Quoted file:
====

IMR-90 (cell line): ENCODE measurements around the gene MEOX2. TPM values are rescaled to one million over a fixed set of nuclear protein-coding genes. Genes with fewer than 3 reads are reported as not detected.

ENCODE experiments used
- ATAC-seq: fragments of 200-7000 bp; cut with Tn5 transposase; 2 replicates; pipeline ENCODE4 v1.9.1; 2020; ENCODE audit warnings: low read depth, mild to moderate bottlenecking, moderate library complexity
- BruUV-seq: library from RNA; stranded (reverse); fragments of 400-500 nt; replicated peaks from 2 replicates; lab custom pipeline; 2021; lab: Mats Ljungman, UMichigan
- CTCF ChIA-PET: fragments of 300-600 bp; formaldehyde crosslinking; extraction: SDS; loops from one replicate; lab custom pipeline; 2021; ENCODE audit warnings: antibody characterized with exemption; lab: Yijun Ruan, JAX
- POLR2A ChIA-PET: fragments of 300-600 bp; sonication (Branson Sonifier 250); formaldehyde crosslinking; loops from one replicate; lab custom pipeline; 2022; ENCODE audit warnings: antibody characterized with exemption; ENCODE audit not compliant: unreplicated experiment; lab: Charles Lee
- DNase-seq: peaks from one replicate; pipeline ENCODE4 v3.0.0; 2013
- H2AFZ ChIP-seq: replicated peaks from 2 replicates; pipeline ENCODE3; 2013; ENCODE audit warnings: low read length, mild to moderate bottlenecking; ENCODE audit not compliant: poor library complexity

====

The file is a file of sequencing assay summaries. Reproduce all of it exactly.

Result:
IMR-90 (cell line): ENCODE measurements around the gene MEOX2. TPM values are rescaled to one million over a fixed set of nuclear protein-coding genes. Genes with fewer than 3 reads are reported as not detected.

ENCODE experiments used
- ATAC-seq: fragments of 200-7000 bp; cut with Tn5 transposase; 2 replicates; pipeline ENCODE4 v1.9.1; 2020; ENCODE audit warnings: low read depth, mild to moderate bottlenecking, moderate library complexity
- BruUV-seq: library from RNA; stranded (reverse); fragments of 400-500 nt; replicated peaks from 2 replicates; lab custom pipeline; 2021; lab: Mats Ljungman, UMichigan
- CTCF ChIA-PET: fragments of 300-600 bp; formaldehyde crosslinking; extraction: SDS; loops from one replicate; lab custom pipeline; 2021; ENCODE audit warnings: antibody characterized with exemption; lab: Yijun Ruan, JAX
- POLR2A ChIA-PET: fragments of 300-600 bp; sonication (Branson Sonifier 250); formaldehyde crosslinking; loops from one replicate; lab custom pipeline; 2022; ENCODE audit warnings: antibody characterized with exemption; ENCODE audit not compliant: unreplicated experiment; lab: Charles Lee
- DNase-seq: peaks from one replicate; pipeline ENCODE4 v3.0.0; 2013
- H2AFZ ChIP-seq: replicated peaks from 2 replicates; pipeline ENCODE3; 2013; ENCODE audit warnings: low read length, mild to moderate bottlenecking; ENCODE audit not compliant: poor library complexity